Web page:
I use udev to create a persistent device name ('/dev/dust-sensor') that will be linked to the /dev/ttyUSBn that is chosen at device arrival in the kernel. The only requirement is some attribute returned from the USB device that is unique. The common circumstance is that none of the attributes are unique and you get stuck with just VID and PID, which is ok as long as you don't have any other adapters that report the same VID and PID. If you have multiple adapters with the same VID and PID, then hopefully they have some unique attribute. This command will walk the attributes. Run on each USB device and then compare differences to possibly find some attribute to use.

udevadm info --name=/dev/ttyUSB0 --attribute-walk

I ended up using the serial number on the ZH03B to program the USB adapter serial field. This way guarantees unique serial numbers rather than me trying to remember what was the last serial number I used to increment by 1.

When you plug a USB device in it can be enumerated to different device names by the operating system. To fix this problem for this sensor on linux, I changed attributes that make the connection unique.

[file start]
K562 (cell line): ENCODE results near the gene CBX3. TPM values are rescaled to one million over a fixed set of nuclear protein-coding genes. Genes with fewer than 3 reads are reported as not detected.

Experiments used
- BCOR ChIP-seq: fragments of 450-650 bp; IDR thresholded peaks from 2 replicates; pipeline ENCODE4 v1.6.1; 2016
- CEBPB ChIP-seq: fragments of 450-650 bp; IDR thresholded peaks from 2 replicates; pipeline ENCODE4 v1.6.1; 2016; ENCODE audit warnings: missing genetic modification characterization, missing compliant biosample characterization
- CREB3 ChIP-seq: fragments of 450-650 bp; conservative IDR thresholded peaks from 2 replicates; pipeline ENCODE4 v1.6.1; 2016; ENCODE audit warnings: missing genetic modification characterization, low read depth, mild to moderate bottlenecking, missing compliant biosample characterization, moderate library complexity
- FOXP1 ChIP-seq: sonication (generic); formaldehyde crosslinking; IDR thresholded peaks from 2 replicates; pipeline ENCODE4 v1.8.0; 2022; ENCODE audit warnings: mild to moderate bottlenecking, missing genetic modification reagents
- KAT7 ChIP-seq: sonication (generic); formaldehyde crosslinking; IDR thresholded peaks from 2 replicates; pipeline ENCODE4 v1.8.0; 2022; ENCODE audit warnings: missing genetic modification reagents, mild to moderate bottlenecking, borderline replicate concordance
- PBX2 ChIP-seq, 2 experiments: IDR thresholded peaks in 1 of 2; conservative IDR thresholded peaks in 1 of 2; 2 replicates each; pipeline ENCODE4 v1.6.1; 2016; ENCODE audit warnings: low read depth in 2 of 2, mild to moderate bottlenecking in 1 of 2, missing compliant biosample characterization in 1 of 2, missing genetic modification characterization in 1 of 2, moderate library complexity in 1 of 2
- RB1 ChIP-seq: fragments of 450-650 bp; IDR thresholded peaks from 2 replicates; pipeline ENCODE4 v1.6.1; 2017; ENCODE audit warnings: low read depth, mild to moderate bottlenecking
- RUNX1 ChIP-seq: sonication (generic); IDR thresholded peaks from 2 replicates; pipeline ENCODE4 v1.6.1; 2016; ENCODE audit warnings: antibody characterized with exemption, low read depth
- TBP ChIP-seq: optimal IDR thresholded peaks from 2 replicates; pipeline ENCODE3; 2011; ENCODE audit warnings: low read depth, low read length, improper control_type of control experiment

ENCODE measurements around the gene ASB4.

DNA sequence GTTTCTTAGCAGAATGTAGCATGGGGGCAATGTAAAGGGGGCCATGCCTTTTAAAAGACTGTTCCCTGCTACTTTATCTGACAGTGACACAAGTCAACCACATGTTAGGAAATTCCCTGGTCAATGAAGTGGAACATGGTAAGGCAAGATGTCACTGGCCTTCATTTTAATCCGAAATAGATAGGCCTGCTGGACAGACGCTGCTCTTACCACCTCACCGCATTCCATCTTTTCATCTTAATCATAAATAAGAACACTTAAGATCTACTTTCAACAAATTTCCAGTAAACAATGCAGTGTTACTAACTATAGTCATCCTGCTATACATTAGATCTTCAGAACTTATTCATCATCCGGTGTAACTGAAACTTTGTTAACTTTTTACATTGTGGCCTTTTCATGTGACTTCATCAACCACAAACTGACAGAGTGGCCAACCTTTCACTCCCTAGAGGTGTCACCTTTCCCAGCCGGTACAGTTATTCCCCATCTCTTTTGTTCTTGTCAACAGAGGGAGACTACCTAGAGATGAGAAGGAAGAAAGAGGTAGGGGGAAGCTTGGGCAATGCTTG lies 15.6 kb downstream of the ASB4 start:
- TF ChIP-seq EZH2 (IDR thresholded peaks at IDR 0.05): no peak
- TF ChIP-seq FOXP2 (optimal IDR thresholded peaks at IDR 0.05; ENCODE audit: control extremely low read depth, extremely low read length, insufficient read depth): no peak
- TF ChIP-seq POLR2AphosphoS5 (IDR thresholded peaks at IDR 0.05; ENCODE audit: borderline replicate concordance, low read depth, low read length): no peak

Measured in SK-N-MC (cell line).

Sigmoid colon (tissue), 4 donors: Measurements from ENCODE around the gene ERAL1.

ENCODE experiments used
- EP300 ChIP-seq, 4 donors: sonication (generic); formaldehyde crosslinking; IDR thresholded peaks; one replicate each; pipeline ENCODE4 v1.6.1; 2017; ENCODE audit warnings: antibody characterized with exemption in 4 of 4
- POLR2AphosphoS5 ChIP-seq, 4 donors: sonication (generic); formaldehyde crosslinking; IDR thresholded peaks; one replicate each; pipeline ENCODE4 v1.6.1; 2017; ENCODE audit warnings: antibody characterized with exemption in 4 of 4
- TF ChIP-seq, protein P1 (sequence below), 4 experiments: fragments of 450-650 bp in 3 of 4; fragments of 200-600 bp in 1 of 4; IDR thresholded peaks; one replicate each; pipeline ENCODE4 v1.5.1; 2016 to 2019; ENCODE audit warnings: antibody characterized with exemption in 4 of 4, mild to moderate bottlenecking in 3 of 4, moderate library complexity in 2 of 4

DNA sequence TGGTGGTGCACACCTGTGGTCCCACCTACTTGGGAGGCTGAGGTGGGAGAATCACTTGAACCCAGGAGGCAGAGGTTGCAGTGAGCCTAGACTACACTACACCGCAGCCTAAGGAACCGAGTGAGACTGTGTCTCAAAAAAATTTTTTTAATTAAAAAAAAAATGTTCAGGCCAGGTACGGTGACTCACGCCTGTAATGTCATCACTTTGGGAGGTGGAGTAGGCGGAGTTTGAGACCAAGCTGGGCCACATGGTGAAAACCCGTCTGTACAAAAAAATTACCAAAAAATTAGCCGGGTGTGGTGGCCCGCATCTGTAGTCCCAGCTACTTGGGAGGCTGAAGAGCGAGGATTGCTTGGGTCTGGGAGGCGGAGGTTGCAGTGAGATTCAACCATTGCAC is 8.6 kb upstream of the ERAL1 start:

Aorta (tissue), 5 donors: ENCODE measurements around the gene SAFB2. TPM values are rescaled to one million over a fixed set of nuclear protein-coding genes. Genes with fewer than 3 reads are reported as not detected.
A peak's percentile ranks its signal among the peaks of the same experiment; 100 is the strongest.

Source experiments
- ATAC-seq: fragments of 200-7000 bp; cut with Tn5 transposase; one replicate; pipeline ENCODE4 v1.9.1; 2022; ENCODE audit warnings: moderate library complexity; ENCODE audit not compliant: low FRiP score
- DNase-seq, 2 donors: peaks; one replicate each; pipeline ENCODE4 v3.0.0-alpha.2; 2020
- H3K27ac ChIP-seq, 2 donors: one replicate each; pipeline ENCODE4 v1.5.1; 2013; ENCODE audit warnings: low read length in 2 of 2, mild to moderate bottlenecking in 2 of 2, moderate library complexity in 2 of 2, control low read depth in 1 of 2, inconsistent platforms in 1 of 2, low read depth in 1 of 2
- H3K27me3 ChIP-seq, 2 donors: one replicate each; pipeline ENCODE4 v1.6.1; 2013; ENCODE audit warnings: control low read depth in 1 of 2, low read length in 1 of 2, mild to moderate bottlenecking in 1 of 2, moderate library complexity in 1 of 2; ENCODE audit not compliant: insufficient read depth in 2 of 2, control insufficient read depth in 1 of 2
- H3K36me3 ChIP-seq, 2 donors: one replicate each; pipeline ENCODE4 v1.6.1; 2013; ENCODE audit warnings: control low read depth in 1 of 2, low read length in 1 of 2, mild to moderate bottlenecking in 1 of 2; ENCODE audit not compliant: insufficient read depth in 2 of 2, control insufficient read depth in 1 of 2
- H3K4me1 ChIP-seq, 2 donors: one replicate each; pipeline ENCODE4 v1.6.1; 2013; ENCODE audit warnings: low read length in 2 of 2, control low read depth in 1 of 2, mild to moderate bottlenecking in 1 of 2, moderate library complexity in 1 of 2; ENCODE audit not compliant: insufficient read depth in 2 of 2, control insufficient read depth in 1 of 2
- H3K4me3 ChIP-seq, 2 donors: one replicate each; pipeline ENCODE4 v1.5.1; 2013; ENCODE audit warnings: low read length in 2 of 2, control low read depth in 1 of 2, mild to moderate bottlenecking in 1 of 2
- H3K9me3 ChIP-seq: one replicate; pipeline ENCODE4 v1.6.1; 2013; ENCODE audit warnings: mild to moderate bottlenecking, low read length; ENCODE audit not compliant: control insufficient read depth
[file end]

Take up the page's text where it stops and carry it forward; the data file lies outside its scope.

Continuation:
First - find the VID and PID for the USB device:

pi@raspberry:~ $ lsusb
Bus 001 Device 008: ID 10c4:ea60 Cygnal Integrated Products, Inc. CP210x UART Bridge / myAVR mySmartUSB light
Bus 001 Device 003: ID 0424:ec00 Standard Microsystems Corp. SMSC9512/9514 Fast Ethernet Adapter
Bus 001 Device 002: ID 0424:9514 Standard Microsystems Corp. SMC9514 Hub
Bus 001 Device 001: ID 1d6b:0002 Linux Foundation 2.0 root hub

In this case the Vendor ID is 10c4 The Product ID is ea60


If you have multiple devices and you find your IDs to be the same, you can change IDs with the Simplicity Studio Xpress Configurator tool (discussed starting on page 6 of the AN721: USBXpress Device Configuration and Programming Guide).

Since I changed the serial number field - this will be unique.

pi@raspberry:~ $ udevadm info --name=/dev/ttyUSB0 --attribute-walk | grep serial

Now I have an attribute to tell udev what to do. I create a file in /etc/udev/rules.d with a name like "99-dustsensor.rules". In that file I tell udev what device name to create when it sees this device plugged in:

SUBSYSTEM=="tty", ATTRS{idVendor}=="10c4", ATTRS{idProduct}=="ea60", ATTRS{serial}=="ZH03B180904" SYMLINK+="dust-sensor"

To test the new rule:

pi@raspberry:/dev $ sudo udevadm trigger
pi@raspberry:/dev $ ls -al dust-sensor
lrwxrwxrwx 1 root root 7 Oct 6 21:04 dust-sensor -> ttyUSB0

Now, every time the dust sensor is plugged in, it shows up at /dev/dust-sensor


DHT11 Diagrams~



DS18B20 Diagrams~




Raspberry Pi and Relay Diagrams~

Raspberry Pi, 4 relays, 4 outlets, 1 DS18B20 sensor~

Schematic: Pi, 4 relays, 4 outlets, and 1 DS18B20 sensor

Raspberry Pi, 8 relays, 8 outlets~

Schematic: Pi, 8 relays, and 8 outlets